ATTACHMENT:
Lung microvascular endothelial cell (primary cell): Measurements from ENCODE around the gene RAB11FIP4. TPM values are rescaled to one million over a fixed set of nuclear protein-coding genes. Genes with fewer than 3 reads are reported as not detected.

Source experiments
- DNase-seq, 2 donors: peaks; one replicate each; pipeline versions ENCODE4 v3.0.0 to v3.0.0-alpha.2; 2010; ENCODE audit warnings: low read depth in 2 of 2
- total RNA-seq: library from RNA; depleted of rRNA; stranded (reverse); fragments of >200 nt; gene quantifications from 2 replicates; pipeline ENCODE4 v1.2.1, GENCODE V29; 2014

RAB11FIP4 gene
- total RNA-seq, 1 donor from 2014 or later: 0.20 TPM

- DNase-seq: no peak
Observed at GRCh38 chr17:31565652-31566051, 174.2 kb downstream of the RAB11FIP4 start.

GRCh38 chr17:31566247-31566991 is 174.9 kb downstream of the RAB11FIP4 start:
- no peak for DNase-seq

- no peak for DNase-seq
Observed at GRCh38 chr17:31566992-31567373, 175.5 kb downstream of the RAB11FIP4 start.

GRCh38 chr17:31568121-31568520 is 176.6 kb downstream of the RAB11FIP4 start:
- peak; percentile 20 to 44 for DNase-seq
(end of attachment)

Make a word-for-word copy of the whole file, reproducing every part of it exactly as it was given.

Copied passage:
Lung microvascular endothelial cell (primary cell): Measurements from ENCODE around the gene RAB11FIP4. TPM values are rescaled to one million over a fixed set of nuclear protein-coding genes. Genes with fewer than 3 reads are reported as not detected.

Source experiments
- DNase-seq, 2 donors: peaks; one replicate each; pipeline versions ENCODE4 v3.0.0 to v3.0.0-alpha.2; 2010; ENCODE audit warnings: low read depth in 2 of 2
- total RNA-seq: library from RNA; depleted of rRNA; stranded (reverse); fragments of >200 nt; gene quantifications from 2 replicates; pipeline ENCODE4 v1.2.1, GENCODE V29; 2014

RAB11FIP4 gene
- total RNA-seq, 1 donor from 2014 or later: 0.20 TPM

- DNase-seq: no peak
Observed at GRCh38 chr17:31565652-31566051, 174.2 kb downstream of the RAB11FIP4 start.

GRCh38 chr17:31566247-31566991 is 174.9 kb downstream of the RAB11FIP4 start:
- no peak for DNase-seq

- no peak for DNase-seq
Observed at GRCh38 chr17:31566992-31567373, 175.5 kb downstream of the RAB11FIP4 start.

GRCh38 chr17:31568121-31568520 is 176.6 kb downstream of the RAB11FIP4 start:
- peak; percentile 20 to 44 for DNase-seq